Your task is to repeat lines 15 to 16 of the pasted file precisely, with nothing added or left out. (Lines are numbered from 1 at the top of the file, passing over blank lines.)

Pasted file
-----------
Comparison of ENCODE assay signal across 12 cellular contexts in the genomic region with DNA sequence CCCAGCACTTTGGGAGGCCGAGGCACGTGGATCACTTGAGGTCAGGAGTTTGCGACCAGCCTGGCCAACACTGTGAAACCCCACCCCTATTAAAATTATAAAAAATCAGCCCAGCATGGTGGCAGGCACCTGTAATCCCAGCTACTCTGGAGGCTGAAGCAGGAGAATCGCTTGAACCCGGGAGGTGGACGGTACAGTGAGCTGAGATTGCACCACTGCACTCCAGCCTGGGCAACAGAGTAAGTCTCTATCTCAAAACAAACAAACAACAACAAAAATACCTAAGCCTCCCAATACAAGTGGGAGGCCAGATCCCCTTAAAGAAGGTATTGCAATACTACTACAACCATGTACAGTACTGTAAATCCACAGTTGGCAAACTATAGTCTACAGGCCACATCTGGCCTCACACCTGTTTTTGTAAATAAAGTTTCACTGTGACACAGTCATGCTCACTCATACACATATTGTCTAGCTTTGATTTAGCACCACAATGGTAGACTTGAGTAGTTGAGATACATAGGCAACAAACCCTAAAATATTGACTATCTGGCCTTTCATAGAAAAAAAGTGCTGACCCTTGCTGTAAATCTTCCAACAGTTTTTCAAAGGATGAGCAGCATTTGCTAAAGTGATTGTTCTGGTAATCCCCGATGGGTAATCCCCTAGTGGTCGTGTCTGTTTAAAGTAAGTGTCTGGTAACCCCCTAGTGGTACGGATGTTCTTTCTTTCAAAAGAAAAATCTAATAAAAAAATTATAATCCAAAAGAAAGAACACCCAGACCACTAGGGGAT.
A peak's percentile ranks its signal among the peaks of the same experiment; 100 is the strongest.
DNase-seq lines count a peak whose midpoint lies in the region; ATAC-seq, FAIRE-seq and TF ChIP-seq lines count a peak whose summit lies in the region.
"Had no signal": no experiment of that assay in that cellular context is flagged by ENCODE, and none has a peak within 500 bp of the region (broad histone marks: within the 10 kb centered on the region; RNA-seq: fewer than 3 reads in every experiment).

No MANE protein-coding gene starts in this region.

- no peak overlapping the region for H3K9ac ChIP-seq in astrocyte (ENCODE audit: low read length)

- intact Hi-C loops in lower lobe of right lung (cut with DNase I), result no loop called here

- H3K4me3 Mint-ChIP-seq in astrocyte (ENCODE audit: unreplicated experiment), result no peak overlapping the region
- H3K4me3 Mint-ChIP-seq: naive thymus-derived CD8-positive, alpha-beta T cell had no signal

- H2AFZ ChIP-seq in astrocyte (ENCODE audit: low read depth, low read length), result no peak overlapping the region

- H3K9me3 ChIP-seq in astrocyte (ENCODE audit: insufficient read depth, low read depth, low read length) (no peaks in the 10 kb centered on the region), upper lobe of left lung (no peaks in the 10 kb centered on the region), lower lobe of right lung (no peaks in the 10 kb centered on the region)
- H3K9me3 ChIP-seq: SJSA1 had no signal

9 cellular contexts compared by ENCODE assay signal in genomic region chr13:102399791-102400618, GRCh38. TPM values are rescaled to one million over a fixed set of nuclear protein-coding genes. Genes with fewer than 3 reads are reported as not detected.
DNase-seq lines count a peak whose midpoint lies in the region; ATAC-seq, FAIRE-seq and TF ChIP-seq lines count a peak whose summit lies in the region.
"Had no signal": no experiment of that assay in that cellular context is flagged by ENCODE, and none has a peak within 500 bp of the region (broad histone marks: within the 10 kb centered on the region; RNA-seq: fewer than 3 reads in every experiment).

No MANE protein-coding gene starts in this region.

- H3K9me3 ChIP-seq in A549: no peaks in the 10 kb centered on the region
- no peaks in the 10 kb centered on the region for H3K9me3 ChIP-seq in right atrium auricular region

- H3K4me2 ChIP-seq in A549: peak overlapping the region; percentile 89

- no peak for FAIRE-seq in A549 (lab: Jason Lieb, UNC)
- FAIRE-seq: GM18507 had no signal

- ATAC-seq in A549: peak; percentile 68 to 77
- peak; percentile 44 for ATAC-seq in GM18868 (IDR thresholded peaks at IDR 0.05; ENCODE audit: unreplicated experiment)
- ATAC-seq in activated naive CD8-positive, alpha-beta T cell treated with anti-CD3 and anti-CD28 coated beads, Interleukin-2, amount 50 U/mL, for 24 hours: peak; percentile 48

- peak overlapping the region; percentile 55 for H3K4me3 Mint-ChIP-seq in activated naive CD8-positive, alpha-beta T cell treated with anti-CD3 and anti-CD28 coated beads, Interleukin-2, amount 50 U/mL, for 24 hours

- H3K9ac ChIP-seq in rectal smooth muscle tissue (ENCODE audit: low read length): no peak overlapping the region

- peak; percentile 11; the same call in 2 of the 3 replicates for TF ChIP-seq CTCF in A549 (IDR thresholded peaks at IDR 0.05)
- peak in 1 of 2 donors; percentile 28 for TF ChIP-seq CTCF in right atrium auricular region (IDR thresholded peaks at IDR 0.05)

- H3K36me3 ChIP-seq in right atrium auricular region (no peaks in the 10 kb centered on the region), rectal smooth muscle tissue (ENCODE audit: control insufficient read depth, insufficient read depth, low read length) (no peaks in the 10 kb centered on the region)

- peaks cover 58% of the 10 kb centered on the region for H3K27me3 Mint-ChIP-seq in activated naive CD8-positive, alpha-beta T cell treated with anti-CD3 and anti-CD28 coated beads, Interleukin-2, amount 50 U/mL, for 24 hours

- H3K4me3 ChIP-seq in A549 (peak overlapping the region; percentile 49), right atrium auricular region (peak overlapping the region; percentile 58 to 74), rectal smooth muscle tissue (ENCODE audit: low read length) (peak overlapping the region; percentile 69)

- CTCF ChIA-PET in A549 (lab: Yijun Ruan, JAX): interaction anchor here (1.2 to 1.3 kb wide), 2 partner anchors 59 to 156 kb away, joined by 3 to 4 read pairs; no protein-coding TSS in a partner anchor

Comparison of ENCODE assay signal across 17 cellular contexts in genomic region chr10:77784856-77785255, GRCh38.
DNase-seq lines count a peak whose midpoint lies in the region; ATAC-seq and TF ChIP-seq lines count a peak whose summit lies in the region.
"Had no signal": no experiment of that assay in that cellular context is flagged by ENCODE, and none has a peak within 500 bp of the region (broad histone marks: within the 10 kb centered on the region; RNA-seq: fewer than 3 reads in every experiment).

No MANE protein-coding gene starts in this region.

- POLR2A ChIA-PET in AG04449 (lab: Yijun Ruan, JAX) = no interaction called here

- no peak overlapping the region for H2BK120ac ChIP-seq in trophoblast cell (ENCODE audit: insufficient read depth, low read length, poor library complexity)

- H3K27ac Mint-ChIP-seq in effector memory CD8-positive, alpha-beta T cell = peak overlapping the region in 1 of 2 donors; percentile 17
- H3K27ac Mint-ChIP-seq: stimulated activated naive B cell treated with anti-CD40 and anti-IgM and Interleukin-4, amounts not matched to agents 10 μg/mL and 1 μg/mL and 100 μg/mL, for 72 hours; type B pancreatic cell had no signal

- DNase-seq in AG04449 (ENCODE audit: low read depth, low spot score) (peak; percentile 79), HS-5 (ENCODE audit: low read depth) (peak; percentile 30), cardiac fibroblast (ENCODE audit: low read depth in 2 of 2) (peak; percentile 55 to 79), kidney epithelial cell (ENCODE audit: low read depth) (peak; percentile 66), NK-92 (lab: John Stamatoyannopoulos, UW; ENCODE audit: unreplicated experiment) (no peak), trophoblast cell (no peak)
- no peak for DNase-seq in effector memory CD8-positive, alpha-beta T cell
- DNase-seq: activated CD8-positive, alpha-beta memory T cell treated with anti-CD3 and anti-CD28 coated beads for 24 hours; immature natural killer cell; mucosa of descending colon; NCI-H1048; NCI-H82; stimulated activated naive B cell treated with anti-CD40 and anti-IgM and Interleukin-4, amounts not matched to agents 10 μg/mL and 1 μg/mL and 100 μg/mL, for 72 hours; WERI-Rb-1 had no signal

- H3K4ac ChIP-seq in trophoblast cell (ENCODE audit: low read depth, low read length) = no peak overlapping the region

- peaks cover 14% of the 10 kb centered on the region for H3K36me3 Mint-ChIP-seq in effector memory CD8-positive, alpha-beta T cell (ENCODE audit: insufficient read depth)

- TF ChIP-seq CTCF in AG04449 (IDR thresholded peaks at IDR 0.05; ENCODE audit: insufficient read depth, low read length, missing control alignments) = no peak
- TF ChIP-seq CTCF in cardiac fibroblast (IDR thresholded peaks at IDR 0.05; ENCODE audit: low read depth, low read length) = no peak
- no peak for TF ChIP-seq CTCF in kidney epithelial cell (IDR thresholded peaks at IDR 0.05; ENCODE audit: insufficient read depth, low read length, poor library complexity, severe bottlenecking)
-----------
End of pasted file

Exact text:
"Had no signal": no experiment of that assay in that cellular context is flagged by ENCODE, and none has a peak within 500 bp of the region (broad histone marks: within the 10 kb centered on the region; RNA-seq: fewer than 3 reads in every experiment).

No MANE protein-coding gene starts in this region.